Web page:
Incorporate physical activity into your daily life with these tips:

    • Find a workout buddy. They can hold you accountable and you’re more likely to show up and follow through on your plans to exercise. With a buddy, you’re also more likely to enjoy your workout.
    • Move five minutes out of every hour. This may sound easy, but it’s not when you are sitting for hours at a time in class and studying. After 55 minutes of work, get up and walk around or climb a flight of stairs. Maybe do some yoga poses. This also gives your mind a break, which can help with productivity.
    • Physical activity isn’t limited to a gym. Take advantage of every opportunity to get active. Choose the stairs instead of the elevator. Walk to class. Park your car in the back of the lot. Do a few squats while brushing your teeth. The little things will add up!
    • Schedule your workout plan for the week. If you plan workouts into your schedule, then they become more like routine and you’re more committed to doing them.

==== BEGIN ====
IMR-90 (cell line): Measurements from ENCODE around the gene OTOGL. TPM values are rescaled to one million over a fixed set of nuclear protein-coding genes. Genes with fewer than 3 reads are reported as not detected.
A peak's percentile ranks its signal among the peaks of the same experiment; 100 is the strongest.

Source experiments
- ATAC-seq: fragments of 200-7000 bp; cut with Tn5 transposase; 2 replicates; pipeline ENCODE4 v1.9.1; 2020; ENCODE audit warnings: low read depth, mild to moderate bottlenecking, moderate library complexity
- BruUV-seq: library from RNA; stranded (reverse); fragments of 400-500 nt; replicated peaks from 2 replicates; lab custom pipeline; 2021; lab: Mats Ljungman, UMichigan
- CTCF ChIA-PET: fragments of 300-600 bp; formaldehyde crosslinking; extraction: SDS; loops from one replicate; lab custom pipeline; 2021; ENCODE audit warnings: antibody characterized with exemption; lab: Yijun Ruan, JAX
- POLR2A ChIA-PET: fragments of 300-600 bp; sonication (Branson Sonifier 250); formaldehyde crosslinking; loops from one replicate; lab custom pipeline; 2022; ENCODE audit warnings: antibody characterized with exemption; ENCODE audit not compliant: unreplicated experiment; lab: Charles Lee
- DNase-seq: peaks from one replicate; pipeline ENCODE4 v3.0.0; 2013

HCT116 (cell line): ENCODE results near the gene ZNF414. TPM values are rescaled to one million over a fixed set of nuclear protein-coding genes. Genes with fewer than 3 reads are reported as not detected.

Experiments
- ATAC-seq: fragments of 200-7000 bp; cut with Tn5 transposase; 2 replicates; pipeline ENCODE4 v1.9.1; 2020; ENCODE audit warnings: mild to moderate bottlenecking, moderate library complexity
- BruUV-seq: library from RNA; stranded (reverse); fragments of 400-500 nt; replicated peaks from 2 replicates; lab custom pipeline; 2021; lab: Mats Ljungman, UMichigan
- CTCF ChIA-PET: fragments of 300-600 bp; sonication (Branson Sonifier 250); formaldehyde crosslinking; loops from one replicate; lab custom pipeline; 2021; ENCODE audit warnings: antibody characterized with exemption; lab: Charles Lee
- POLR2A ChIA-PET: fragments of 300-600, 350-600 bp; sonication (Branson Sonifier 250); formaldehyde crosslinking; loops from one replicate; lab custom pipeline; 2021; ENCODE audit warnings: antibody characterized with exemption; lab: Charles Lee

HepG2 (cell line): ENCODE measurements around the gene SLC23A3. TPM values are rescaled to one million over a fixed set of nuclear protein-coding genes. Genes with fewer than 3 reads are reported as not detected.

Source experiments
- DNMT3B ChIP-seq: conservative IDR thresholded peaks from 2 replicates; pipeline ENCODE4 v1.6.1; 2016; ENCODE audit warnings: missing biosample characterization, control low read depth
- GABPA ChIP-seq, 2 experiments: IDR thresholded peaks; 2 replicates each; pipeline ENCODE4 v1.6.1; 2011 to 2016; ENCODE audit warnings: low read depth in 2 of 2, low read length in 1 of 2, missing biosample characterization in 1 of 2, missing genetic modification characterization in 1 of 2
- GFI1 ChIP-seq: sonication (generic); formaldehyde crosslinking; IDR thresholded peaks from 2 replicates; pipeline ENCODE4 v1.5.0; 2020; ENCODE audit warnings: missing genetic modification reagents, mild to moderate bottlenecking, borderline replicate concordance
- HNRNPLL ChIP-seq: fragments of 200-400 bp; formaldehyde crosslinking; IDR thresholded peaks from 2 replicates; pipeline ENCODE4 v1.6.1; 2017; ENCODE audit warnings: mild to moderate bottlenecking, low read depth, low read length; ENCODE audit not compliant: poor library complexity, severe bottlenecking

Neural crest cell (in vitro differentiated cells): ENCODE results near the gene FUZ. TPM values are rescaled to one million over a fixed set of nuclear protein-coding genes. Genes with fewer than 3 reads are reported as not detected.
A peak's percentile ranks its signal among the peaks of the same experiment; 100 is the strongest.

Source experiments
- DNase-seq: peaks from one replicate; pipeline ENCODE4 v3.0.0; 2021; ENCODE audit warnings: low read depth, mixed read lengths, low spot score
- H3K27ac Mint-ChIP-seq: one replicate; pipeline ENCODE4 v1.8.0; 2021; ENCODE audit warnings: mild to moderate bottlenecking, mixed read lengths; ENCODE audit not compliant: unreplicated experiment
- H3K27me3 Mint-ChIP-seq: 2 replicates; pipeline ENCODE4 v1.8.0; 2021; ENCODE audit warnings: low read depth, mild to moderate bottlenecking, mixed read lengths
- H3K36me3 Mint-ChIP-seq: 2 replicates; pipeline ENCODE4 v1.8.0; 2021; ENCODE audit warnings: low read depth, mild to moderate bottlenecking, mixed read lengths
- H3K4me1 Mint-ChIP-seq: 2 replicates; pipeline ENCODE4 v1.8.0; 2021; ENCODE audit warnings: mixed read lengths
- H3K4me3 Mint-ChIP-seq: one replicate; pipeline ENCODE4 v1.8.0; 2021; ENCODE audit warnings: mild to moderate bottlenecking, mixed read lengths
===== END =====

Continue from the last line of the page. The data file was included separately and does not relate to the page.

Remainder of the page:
• Do things you actually enjoy doing. If you hate running, choose another form of cardio like boxing, jumping rope, or Zumba. If you don’t enjoy the exercise you’re doing, then it’s more likely that you’ll make an excuse not to do it.
    • Switch it up. Don’t do the same thing over and over. It’ll get boring fast and you’ll become unmotivated. Try out different activities and classes. Check out the Wellness Center class schedule or the outdoor gym at Lakeside Village. 
    • Keep it cool. It is hot almost year-round in Miami. Make sure if you’re working out outdoors that you follow these tips to stay cool:
      • Time it right. Get out during the coolest parts of the day, like the morning or evening. Avoid any outdoor activity between 12-3PM when it’s the hottest.
      • Stay hydrated. Drink water before, during, and after activities, even if you don’t feel thirsty. Always carry a water bottle or hydration pack with you.
      • Dress for comfort. Wear lightweight, light-colored clothes made with moisture-wicking fabrics. Lace up with breathable shoes, lightweight socks, supportive insoles. Protect yourself with sunglasses, waterproof sunscreen, and a hat.
    • Be realistic. If you aren’t a morning person, don’t schedule your workouts for 8AM. Find times that actually work for you and you’re more likely to stick to your fitness plans!

  • Resources

    On Campus: